I love my subscription to the Ordnance Survey. £20 a year gives me large-scale mapping, showing footpaths, field boundaries, springs, archaeological sites, etc., for the whole of Britain. If I’m going exploring in the hills, where there’s no mobile signal, I download that area and then GPS pinpoints me on the map. Which is very helpful when the path isn’t visible on the ground, and there are bogs and ravines to avoid. Of course, I also carry my paper version, annotated with my research and observations. I’m a mapaholic.

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  4. I too am a map lover. GPS is fine for getting from Point A to Point B in the most efficient manner, but it doesn’t tell me where I am on the earth, in the town, whatever. When I travel, I make a point of studying paper maps so I can translate the layout of wherever I’m visiting into my head. It’s only then that the GPS makes sense.

    6+
  5. My publisher had a map of the farmers’ market included in the farmers’ market series, at least in part because the editor needed it to keep the various locations in the book straight and make sure that my words matched what was in my head. It’s a lot nicer than the one I drew to help the editor! You can see it in the Look Inside at Amazon, although you have to scroll up, because otherwise the excerpt will start at chapter one, and the map is right above there. https://www.amazon.com/dp/B072MPDBSW/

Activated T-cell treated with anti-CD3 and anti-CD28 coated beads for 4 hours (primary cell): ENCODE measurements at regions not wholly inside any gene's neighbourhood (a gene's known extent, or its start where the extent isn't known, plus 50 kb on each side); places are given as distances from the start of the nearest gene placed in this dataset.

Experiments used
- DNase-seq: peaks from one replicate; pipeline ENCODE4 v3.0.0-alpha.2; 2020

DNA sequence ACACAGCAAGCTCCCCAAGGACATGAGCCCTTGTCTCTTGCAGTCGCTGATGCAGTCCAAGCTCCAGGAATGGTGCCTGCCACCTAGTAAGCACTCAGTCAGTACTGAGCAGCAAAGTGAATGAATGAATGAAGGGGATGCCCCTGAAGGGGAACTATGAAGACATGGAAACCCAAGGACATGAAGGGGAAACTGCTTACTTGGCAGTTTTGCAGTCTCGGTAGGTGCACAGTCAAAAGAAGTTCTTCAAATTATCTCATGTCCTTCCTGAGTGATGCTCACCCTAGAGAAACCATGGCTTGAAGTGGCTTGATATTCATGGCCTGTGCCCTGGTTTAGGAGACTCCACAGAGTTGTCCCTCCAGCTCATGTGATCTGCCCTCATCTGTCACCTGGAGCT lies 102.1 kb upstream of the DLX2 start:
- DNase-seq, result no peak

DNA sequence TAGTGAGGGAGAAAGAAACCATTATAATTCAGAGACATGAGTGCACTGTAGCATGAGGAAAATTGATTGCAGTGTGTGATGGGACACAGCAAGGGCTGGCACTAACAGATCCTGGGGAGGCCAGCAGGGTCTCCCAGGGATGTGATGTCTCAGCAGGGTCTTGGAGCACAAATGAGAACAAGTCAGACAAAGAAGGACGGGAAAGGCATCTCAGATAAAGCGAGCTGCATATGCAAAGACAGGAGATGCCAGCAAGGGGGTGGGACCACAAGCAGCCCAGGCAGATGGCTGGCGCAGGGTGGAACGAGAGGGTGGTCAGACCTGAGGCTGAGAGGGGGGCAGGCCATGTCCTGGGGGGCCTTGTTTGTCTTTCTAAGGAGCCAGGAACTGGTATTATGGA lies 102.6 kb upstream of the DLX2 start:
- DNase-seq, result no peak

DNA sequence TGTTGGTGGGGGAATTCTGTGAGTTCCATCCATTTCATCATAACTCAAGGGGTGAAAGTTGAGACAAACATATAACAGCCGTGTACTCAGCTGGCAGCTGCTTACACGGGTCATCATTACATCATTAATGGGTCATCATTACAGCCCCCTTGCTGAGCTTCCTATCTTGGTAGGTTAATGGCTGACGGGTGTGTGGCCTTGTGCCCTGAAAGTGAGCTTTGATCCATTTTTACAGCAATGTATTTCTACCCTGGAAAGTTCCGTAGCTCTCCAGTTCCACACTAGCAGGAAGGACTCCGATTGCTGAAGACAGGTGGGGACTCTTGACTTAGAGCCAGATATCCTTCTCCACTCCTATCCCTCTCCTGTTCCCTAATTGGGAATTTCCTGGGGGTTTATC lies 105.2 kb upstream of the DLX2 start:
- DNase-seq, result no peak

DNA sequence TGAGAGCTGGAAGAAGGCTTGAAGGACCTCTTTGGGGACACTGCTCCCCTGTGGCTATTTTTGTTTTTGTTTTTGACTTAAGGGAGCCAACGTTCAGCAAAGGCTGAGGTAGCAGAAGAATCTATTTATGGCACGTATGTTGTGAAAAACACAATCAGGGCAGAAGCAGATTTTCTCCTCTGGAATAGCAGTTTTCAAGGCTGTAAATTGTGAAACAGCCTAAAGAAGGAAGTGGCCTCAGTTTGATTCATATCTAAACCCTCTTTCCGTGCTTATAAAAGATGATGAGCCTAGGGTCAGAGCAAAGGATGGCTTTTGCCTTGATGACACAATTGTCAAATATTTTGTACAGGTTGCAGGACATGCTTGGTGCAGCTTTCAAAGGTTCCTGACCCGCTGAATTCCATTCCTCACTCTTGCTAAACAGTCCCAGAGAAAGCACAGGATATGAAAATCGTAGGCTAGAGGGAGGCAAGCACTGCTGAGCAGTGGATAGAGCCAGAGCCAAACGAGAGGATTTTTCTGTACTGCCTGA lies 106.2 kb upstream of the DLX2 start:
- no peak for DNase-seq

4+
  6. Every day I see this map of films hubby has as poster. When guests come, they always find it fun to peruse.

    https://electricliterature.com/imaginary-map-of-the-city-where-every-movie-takes-place-751a593a1467

    It is ironic that hubby has this poster because for real places, he likes gps-types and e-maps. Whereas I prefer paper maps and often print out routes we need so I can enlarge the view when travelling. Drives him nuts. But I’m okay with that. It’s a potato potato (patato) kind of thing:)